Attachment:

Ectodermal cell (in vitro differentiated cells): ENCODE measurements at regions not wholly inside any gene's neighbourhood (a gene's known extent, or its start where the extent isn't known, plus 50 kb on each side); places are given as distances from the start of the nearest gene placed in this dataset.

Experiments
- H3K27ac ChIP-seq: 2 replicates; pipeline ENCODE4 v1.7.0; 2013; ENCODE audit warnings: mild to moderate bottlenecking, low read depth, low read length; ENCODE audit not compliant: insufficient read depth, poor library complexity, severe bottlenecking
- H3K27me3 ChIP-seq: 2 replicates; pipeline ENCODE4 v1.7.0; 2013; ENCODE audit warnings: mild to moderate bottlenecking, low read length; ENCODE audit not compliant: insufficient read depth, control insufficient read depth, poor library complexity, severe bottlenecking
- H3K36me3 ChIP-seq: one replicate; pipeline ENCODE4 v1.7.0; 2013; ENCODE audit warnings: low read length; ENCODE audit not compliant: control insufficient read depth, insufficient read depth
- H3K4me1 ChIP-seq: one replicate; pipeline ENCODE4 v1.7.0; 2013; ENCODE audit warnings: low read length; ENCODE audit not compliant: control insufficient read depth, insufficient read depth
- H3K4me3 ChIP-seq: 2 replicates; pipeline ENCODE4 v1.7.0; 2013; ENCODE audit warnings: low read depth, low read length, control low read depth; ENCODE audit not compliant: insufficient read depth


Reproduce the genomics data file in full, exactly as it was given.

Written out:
Ectodermal cell (in vitro differentiated cells): ENCODE measurements at regions not wholly inside any gene's neighbourhood (a gene's known extent, or its start where the extent isn't known, plus 50 kb on each side); places are given as distances from the start of the nearest gene placed in this dataset.

Experiments
- H3K27ac ChIP-seq: 2 replicates; pipeline ENCODE4 v1.7.0; 2013; ENCODE audit warnings: mild to moderate bottlenecking, low read depth, low read length; ENCODE audit not compliant: insufficient read depth, poor library complexity, severe bottlenecking
- H3K27me3 ChIP-seq: 2 replicates; pipeline ENCODE4 v1.7.0; 2013; ENCODE audit warnings: mild to moderate bottlenecking, low read length; ENCODE audit not compliant: insufficient read depth, control insufficient read depth, poor library complexity, severe bottlenecking
- H3K36me3 ChIP-seq: one replicate; pipeline ENCODE4 v1.7.0; 2013; ENCODE audit warnings: low read length; ENCODE audit not compliant: control insufficient read depth, insufficient read depth
- H3K4me1 ChIP-seq: one replicate; pipeline ENCODE4 v1.7.0; 2013; ENCODE audit warnings: low read length; ENCODE audit not compliant: control insufficient read depth, insufficient read depth
- H3K4me3 ChIP-seq: 2 replicates; pipeline ENCODE4 v1.7.0; 2013; ENCODE audit warnings: low read depth, low read length, control low read depth; ENCODE audit not compliant: insufficient read depth